How Do I Recognize a Speech Impairment in a Child?

How Do I Recognize a Speech Impairment in a Child? Cover Image

Speech impairment in children is a condition where kids are unable to say or articulate the relevant speech sounds in words. And as parents, educators and teachers it is important that you understand what is going wrong and being perceptive to the signs. This article will give you an idea about what you need to look out for and when to identify a kid suffering from possible speech impairments. Read on.

As parents or teachers, we are trying our best to recognize any impairments that kids might be developing while growing up. Some early signs of speech disorders could include inabilities to score as high as other kids or having problems communicating with other people.

A speech impairment might be impeding your child from taking part in regular activities or developing high self-esteem. This is why we must pay close attention to all the following signs – they could show if your kid might be developing such problems and if you need to intervene from an early age.

Here are the most common ones 

1. Your child has trouble interacting with other kids

When you notice an inherent inability to adequately communicate with other children, your child or student might have a speech impairment. They might not be acknowledging play as well as others or might be unable to interact as freely. This might be the result of poor speech qualities or an inability to show emotion. If this is the case, consult a speech therapist immediately. 

2. If your child is not babbling on time

If your baby is between four and six months, they might be starting to babble. They might be making sounds that are hard to recognize, for example. If this is not the case for your child, you should start asking questions. Babbling is normal, so trial and error in this area are regular in children. 

3. Your kid stutters a lot 

One of the most obvious signs of speech impairment is stuttering. Your child might need speech therapy in case that happens. Stuttering is the inability to pronounce whole words at once – for example, a child might be unable to say a sentence such as, “My friend is Jason.” He would have trouble saying the first word, which in this case is “my.” He would start with sounds such as “M-m-m-m-my…” and build his way up to saying the whole sentence. This could take a minute. 

4. Their voice is quite inconsistent 

This could be another sign of speech impairment, but only associated with other symptoms. Your child or student might be unable to articulate words properly and maintain a constant voice tone. Plus, their speech volume might also be inconsistent. They would have trouble emphasizing the right syllable in words. For example, instead of saying, “PINE-ap-ple,” she would say “pine-AP-ple.”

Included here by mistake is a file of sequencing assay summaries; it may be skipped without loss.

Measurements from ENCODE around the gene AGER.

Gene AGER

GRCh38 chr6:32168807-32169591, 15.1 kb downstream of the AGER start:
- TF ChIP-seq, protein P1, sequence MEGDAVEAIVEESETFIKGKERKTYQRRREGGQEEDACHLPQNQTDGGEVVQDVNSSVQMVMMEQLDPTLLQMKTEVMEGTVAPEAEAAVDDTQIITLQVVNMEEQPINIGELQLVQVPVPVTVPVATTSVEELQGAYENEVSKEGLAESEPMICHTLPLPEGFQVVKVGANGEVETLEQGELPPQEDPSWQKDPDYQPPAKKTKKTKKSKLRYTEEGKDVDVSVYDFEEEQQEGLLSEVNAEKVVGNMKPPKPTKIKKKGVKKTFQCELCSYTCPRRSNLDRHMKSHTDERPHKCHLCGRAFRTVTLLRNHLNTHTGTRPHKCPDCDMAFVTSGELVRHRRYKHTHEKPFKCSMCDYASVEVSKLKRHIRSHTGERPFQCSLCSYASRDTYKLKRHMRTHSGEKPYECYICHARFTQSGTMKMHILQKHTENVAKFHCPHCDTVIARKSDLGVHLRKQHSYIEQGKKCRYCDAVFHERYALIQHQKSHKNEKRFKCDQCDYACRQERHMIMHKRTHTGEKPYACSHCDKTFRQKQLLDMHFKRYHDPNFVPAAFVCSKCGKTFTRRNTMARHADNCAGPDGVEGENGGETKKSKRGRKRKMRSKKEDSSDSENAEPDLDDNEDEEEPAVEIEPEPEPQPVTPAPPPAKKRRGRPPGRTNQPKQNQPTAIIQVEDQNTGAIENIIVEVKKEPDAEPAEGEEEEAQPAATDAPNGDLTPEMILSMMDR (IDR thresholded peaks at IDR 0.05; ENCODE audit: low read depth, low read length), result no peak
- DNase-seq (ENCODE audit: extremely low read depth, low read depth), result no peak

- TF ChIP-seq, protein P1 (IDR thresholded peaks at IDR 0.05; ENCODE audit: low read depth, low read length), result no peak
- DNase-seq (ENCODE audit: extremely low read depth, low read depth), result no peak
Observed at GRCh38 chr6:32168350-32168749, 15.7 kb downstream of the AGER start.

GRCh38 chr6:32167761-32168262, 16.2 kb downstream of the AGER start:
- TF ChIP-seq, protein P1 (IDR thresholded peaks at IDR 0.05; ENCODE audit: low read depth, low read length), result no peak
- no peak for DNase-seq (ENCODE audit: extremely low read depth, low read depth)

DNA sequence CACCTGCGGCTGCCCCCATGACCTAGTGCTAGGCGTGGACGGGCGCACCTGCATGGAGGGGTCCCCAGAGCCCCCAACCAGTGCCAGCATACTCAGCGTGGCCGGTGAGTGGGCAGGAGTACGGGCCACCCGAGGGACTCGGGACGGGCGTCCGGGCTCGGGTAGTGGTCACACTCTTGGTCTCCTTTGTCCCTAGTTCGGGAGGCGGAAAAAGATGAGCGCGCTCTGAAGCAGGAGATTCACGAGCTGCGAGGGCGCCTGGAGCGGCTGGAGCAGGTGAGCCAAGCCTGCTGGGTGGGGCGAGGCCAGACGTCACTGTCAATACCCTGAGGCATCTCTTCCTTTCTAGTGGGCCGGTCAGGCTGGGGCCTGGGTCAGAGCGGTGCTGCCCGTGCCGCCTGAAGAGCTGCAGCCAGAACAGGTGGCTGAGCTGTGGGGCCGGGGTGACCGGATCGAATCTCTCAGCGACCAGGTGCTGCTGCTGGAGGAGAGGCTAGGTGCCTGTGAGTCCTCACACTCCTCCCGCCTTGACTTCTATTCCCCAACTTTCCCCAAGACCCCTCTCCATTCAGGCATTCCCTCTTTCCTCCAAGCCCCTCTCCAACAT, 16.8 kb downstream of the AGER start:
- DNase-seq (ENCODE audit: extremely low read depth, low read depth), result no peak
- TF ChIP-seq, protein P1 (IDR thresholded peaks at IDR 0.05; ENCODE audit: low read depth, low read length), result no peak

5. Your child might have structural mouth problems

If your child has problems with their mouth, they might also be experiencing speech problems. If their palate is not well developed, they might be experiencing impairments as well. If this is the case, you’ve got to see a speech therapist as soon as possible. This is the only way in which they will be able to keep up with their academic life.

6. They don’t gesture as well as other kids

Between eight and twelve months, your baby should already gesture. If they lack this skill, you should consider seeing a speech therapist together. Waving and pointing are two of the most important gestures they should be exercising.

7. They don’t speak

If your child rarely or barely speaks, this is not a good sign. It is a warning, actually. Pay attention to how much and when they speak – and if they say fewer than 50-70 words until they’re two, you should take them to a speech therapist.

8. our kid has constant ear infections 

If your kid is experiencing constant ear infections, their speech must in fact be compromised. That’s because chronic ear infections can lead to a temporary loss of hearing – this problem should be treated correspondingly. 

Parents, educators and teachers – you should pay close attention to your child or student while they’re developing. Ignoring such an important problem as speech impairment can interfere with their lives in many unwanted ways. Make sure you pay close attention to them, their habits, and experiences to intervene from an early age.  

Author Bio:

Eliza Sadler is a college paper writer with extensive experience, 4 years. She also works as a freelancer and writes a lot of articles. She always focused on doing quality work to achieve her goals and objectives. Eliza is fascinated by the ability to create original works that meet high standards. Feel free to connect with her by email.

Featured image credit: Freepik

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